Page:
McGraw-Hill, 2011

Articles & Case Studies:

“Lean Six Sigma’s Evolution: Integrated method uses different deployment models”
Quality Progress, January 2008

A history of Lean and Six Sigma deployment, from Motorola’s first Six Sigma adoption in 1987 to the development of four major deployment models, with guidance on which might be right for your organization.

“Stock Options”
Six Sigma Forum Magazine, August 2010

Until recently, lean and Six Sigma philosophies were considered distinct and separate improvement methods, but today many organizations are integrating the two and adding other improvement systems as well. A lean Six Sigma (LSS) approach to inventory control and planning can provide a competitive edge by working with customers to develop solutions to problems. The successful application of the LSS approach to inventory management by a Taiwanese supplier of gardening and building materials illustrates the advantages of the method.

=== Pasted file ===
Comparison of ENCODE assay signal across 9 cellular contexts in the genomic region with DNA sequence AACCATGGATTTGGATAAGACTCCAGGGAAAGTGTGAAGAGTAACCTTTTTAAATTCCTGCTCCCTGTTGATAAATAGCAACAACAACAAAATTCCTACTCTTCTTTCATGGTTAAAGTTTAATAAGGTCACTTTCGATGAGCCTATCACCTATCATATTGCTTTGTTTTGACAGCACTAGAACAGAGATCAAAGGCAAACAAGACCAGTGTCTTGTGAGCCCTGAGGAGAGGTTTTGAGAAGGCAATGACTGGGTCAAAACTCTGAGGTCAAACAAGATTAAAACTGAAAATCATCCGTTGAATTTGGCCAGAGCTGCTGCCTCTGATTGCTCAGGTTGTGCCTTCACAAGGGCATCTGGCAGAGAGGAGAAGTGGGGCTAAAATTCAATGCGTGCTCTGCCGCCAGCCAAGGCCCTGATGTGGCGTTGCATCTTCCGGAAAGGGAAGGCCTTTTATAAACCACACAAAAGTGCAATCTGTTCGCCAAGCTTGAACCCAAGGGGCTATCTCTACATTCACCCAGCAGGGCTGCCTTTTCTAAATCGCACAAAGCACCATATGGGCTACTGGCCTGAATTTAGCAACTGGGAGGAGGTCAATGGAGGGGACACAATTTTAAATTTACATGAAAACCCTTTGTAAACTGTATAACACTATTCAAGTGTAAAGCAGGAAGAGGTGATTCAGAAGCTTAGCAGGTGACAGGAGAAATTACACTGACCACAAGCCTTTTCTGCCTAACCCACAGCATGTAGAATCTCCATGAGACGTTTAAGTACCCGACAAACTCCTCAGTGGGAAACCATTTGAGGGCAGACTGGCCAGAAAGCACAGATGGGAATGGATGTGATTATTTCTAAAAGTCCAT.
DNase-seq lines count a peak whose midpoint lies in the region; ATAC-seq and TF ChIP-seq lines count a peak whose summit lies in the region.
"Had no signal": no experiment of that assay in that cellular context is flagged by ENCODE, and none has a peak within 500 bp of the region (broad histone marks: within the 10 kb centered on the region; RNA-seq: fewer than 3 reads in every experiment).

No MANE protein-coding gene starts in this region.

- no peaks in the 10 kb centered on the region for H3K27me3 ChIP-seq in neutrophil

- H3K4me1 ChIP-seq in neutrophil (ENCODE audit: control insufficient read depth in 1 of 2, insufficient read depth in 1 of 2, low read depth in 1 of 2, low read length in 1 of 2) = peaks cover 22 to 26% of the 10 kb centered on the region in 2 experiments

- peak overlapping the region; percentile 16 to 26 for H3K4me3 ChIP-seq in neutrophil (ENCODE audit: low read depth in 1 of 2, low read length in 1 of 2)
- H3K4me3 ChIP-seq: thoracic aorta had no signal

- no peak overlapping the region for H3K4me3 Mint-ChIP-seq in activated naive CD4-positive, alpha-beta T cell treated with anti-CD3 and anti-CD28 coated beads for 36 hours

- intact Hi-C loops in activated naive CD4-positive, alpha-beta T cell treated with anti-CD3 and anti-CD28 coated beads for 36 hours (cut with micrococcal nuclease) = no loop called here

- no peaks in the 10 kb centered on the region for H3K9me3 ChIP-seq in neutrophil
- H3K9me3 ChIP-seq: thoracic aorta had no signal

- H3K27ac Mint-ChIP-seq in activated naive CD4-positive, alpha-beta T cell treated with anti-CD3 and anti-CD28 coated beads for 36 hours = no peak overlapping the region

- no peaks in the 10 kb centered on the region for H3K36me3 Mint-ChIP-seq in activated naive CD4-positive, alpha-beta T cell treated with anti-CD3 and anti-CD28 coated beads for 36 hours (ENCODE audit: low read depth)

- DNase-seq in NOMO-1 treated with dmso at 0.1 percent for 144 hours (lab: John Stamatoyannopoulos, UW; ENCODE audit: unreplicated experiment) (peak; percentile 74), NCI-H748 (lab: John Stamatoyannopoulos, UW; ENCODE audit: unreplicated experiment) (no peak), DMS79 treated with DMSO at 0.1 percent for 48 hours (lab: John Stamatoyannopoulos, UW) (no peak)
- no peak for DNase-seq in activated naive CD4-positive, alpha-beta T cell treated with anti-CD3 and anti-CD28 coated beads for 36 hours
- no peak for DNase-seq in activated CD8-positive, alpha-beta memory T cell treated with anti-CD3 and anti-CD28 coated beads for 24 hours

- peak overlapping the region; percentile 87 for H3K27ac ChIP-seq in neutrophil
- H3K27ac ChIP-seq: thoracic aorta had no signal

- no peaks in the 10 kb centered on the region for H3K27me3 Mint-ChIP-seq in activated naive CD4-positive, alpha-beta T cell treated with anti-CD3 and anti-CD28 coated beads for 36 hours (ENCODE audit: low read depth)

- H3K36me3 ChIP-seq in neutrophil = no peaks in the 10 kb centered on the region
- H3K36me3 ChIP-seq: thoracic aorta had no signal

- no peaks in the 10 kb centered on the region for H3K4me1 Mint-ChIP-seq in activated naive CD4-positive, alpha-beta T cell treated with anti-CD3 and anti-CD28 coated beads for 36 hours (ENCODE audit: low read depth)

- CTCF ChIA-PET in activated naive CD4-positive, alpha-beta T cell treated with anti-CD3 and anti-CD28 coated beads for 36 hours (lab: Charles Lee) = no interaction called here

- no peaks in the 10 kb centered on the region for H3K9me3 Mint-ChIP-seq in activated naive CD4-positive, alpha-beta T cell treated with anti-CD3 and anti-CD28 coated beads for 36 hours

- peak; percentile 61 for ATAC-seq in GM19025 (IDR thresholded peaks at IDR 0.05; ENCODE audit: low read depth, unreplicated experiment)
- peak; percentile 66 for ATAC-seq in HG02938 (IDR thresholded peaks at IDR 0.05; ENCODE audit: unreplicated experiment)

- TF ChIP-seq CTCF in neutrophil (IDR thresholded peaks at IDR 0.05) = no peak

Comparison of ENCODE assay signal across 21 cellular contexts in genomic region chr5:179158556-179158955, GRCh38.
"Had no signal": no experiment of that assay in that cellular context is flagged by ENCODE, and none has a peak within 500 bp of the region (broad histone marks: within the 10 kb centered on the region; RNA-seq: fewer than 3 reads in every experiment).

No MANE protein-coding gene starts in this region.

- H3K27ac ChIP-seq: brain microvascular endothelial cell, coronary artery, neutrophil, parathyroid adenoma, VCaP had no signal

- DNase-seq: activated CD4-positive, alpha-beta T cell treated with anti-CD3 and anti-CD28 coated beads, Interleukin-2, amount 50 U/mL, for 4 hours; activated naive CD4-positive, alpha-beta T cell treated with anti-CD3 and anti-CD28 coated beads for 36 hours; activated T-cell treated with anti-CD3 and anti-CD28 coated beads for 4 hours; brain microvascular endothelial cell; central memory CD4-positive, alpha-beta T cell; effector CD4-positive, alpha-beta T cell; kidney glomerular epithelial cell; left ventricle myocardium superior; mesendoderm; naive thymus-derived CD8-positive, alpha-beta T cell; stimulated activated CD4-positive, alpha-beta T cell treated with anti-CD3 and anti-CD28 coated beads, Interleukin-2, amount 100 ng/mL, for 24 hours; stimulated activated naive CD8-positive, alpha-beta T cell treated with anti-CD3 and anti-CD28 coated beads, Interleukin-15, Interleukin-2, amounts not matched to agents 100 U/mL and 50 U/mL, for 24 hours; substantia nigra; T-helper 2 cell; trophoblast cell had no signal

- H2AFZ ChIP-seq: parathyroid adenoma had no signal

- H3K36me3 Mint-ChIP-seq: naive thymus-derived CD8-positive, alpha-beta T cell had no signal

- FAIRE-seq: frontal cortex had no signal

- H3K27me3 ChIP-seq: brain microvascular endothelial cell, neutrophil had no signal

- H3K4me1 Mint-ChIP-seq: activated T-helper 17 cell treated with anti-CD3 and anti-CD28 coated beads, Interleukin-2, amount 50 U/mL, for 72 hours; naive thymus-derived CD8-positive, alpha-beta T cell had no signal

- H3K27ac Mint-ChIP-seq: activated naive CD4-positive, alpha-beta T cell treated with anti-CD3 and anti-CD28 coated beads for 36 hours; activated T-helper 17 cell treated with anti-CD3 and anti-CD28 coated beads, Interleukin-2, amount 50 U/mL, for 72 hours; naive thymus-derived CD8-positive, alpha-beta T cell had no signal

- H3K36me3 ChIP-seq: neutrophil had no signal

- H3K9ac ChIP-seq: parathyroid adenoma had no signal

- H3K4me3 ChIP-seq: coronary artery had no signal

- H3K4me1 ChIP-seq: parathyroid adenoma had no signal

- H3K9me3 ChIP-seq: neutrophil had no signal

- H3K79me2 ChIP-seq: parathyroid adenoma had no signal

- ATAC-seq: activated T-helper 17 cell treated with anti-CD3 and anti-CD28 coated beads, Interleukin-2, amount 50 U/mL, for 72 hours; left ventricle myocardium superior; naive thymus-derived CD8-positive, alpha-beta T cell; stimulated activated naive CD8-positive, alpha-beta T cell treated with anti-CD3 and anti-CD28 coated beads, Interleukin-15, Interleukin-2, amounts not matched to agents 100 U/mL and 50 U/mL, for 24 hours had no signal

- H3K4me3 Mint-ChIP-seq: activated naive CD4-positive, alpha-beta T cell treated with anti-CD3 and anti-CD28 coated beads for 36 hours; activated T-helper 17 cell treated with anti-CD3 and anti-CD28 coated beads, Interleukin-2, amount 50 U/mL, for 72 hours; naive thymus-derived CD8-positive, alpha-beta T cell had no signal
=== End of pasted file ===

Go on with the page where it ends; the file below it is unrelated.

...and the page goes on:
“Better Together”
Six Sigma Forum Magazine, May 2009

Continuous improvement professionals often debate the virtues of a lean or a Six Sigma approach, but the benefits of bringing the two together are significant. Six Sigma can improve the effectiveness of a system by optimizing it and reducing process variability, whereas lean can improve the efficiency of that system by stabilizing work in process, reducing inventory, and eliminating waste. A simple group demonstration allows participants to gain an understanding of the advantages offered by lean and Six Sigma when they work together.

“Weapon Against Waste”
Six Sigma Forum Magazine, February 2012